The Indian Air Force (IAF) will induct six squadrons of the indigenous Light Combat Aircraft (LCA) Tejas after the multirole supersonic fighter gets the final operational clearance (FOC) by 2014-end, Defence Minister A.K. Antony said Friday.
"The IAF will induct the first squadron of LCA Mark-1 from 2015 and second squadron from 2017. Production of Mark-1 will start soon.
"Later, IAF will accept four squadrons of Mark-II, while the Indian Navy will induct 40 of the aircraft's naval variant," Antony told reporters here after a function where Tejas received the initial operational clearance (IOC) for flight tests by the air force pilots.
Each squadron will have 20 aircraft and will replace the ageing Russian-made MiG-21 fleet the IAF will phase out gradually. The squadrons will be based at Sulur Air Force Base near Coimbatore in southern Tamil Nadu.
"The IAF requirement will go up to 200. The Mark-1 will be fitted with GE-404 engines and Mark-II GE-414 engine. As this aircraft meets the staff requirement of the IAF, it has accepted it. Improvements to the aircraft have enhanced its flight envelope and its weapon delivery capability," Antony said.
Indian Air Force chief N.A.K. Browne said the IAF pilots will start flying Tejas from Saturday over the next 12 months for its FOC by December 2014.
Noting LCA has become a reality, Antony said that the next 12 months will be critical for all the stakeholders for the FOC.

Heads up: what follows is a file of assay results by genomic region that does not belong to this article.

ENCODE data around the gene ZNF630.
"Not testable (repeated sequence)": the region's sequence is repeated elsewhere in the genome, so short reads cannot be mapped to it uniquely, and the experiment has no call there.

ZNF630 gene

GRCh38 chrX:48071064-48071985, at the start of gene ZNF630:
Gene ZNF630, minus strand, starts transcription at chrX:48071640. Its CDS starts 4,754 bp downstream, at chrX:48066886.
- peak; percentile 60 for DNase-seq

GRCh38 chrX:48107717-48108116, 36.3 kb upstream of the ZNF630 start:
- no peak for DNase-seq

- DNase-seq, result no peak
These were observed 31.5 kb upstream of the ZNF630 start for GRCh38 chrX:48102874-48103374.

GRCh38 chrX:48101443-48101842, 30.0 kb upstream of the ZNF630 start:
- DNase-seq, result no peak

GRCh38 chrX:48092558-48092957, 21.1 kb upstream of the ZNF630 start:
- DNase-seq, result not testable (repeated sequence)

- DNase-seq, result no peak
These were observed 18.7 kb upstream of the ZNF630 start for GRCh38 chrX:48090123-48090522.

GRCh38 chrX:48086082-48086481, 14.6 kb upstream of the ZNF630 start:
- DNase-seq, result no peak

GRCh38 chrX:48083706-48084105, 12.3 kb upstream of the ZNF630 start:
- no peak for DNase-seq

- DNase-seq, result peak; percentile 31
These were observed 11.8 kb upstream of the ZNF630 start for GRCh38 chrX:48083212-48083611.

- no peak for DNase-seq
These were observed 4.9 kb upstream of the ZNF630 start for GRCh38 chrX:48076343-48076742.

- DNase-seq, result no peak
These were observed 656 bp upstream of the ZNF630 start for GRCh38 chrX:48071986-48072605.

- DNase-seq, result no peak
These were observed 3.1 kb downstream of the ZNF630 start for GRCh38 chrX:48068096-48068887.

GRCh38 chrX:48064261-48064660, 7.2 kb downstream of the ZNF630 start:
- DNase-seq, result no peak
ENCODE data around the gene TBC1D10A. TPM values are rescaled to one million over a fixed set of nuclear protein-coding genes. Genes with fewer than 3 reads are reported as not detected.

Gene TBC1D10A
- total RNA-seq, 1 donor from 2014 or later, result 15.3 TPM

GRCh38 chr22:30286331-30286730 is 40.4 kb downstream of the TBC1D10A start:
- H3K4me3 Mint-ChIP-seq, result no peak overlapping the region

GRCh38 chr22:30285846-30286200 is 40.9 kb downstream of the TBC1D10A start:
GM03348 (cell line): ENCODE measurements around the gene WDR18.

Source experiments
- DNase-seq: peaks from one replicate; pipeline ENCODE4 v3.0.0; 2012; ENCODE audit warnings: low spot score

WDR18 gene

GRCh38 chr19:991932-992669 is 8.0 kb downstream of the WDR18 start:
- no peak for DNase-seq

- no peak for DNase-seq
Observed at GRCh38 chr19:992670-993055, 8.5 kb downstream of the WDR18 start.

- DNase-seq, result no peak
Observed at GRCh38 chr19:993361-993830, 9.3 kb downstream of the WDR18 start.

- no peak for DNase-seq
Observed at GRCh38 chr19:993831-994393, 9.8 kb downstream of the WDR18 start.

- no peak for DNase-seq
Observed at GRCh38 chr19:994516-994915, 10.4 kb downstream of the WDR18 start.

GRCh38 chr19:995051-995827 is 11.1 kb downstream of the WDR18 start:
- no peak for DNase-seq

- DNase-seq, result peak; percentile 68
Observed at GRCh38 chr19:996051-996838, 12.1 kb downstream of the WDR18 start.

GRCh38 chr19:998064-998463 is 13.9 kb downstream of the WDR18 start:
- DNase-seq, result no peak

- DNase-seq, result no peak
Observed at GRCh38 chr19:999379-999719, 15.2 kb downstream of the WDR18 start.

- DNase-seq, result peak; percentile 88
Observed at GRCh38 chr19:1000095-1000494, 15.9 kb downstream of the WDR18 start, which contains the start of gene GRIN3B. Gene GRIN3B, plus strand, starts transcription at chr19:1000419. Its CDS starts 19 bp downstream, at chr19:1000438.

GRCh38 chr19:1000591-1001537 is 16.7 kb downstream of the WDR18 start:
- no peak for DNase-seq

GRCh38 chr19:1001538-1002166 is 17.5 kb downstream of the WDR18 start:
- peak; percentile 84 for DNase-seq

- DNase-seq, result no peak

"They (defence agencies) have to do a lot. If they can do up this, they are capable of producing the most modern fighting aircraft, as only five-six countries have such a capability," he said.
The state-run Aeronautical Development Agency (ADA), Defence Research & Development Organisation (DRDO), Hindustan Aeronautics Ltd (HAL) and Centre for Military Airworthiness and Certification (Cemilac) are the defence agencies which have designed, developed, manufactured and certified the world's lightest and smallest combat jet.
"As we don't have an LCA simulator, our senior and very experienced pilots will fly Tejas over the next 12 months to assess its flying and combat capabilities for FOC and induction into the fleet," said Air Chief Marshal Browne, adding that an LCA simulator was on cards.
As the indigenous Kaveri engine of the state-run Gas Turbine and Research Establishment (GTRE) of the DRDO, which is yet to qualify for certification, HAL, the lead manufacturer of the LCA, will source the GE-404 and GE-414 aero-engines from the US-based General Electric (GE) for Mark-1 and Mark-II aircraft.
"The Kaveri engine is under development. It will take time. At the moment, we are using GE engines. Kaveri project is not abandoned. We can make it. Indigenisation of an aero-engine takes time. We have plan for that. If we can make aircraft like the LCA, warships, tanks and missiles, we can also make aero-engines," Antony said.